The particular story I want to narrate here begins a couple of years before OODA’s young founders started emerging from an architecture school in Porto.
Late in the summer of 2004, in a still tourist-flooded Venice, a smallish room in the old Artiglerie dell’Arsenale welcomed a representation of young Portuguese architects. The delegation eluded the fanfare of past national embassies to Italy, such as that most mythical celebration of the feats of Portuguese explorers some five hundred years earlier. And yet, this mission also held a certain promise and vibrancy. It held an untold ambition, which surely sheds some light on the present account.
Although the modern pioneers amongst Portuguese architects had international reputations since the 1960s, this was the first time that a Portuguese participation in the Venice Architecture Biennale was intentionally proposed, organized, and curated. Through a crack in the institutional passageways, before the establishment quickly took over this newly-perceived avenue to shine in a worldly context, an exhibition enigmatically named Metaflux arose as an opportunity to take a look at the alternative future of Portuguese architecture, rather than only at its sanctimonious present.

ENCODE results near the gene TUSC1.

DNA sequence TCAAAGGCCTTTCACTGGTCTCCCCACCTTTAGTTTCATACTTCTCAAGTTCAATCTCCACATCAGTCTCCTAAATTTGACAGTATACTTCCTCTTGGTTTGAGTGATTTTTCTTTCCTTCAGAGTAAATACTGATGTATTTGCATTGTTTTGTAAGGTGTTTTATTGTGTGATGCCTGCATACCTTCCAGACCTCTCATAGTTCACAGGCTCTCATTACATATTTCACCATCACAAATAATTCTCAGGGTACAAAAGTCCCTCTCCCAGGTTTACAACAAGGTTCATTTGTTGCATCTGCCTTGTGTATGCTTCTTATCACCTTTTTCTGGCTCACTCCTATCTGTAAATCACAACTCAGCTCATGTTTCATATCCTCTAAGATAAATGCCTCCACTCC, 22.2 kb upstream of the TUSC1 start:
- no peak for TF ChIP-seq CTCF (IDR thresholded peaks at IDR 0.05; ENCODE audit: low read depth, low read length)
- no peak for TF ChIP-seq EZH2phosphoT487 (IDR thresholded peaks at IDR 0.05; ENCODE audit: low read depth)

Truth be told, the previous edition of the most important networking event in the architecture world had already included Portuguese representatives. That was the year that the Biennale awarded the Golden Lion to Álvaro Siza Vieira — crowning his first successful Brazilian incursion, with the Iberê Camargo Foundation. Meanwhile, faced with the chance to inaugurate an official presence at the Architecture Biennale, the national commissioners avoided any hint of a conflictual curatorial choice. They brought to Venice a landscape architect’s solo show, which prior, and very conveniently, had been travelling through provincial Italian towns. By contrast, two years later, Metaflux and its bid of “two generations in recent Portuguese Architecture” aimed at a different, more provocative game.
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